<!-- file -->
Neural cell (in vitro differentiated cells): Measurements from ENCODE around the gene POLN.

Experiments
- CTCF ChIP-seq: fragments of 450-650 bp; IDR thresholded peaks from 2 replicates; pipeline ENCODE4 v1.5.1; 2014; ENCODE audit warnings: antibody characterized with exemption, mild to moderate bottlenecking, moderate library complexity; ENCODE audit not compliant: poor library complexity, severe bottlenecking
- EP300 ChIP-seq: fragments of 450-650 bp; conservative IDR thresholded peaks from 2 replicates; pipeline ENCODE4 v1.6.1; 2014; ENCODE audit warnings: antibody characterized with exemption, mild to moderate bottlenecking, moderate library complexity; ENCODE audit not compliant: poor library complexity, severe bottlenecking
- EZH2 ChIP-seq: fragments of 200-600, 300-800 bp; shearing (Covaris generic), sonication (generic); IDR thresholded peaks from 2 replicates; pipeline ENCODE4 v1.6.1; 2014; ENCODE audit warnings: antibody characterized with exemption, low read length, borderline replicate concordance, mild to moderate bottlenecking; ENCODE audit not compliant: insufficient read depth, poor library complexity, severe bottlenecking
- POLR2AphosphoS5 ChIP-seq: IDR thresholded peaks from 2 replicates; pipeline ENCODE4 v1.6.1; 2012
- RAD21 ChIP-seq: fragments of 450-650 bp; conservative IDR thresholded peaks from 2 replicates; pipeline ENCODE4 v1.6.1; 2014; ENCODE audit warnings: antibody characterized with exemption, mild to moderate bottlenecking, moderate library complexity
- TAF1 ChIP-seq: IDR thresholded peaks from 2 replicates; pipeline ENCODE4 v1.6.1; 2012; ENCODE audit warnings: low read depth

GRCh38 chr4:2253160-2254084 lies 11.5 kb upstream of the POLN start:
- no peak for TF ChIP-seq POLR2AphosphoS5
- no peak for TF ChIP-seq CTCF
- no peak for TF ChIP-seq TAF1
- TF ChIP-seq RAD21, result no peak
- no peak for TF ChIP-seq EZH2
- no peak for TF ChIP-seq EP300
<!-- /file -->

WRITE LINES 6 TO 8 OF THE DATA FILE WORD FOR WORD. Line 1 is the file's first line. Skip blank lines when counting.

- POLR2AphosphoS5 ChIP-seq: IDR thresholded peaks from 2 replicates; pipeline ENCODE4 v1.6.1; 2012
- RAD21 ChIP-seq: fragments of 450-650 bp; conservative IDR thresholded peaks from 2 replicates; pipeline ENCODE4 v1.6.1; 2014; ENCODE audit warnings: antibody characterized with exemption, mild to moderate bottlenecking, moderate library complexity
- TAF1 ChIP-seq: IDR thresholded peaks from 2 replicates; pipeline ENCODE4 v1.6.1; 2012; ENCODE audit warnings: low read depth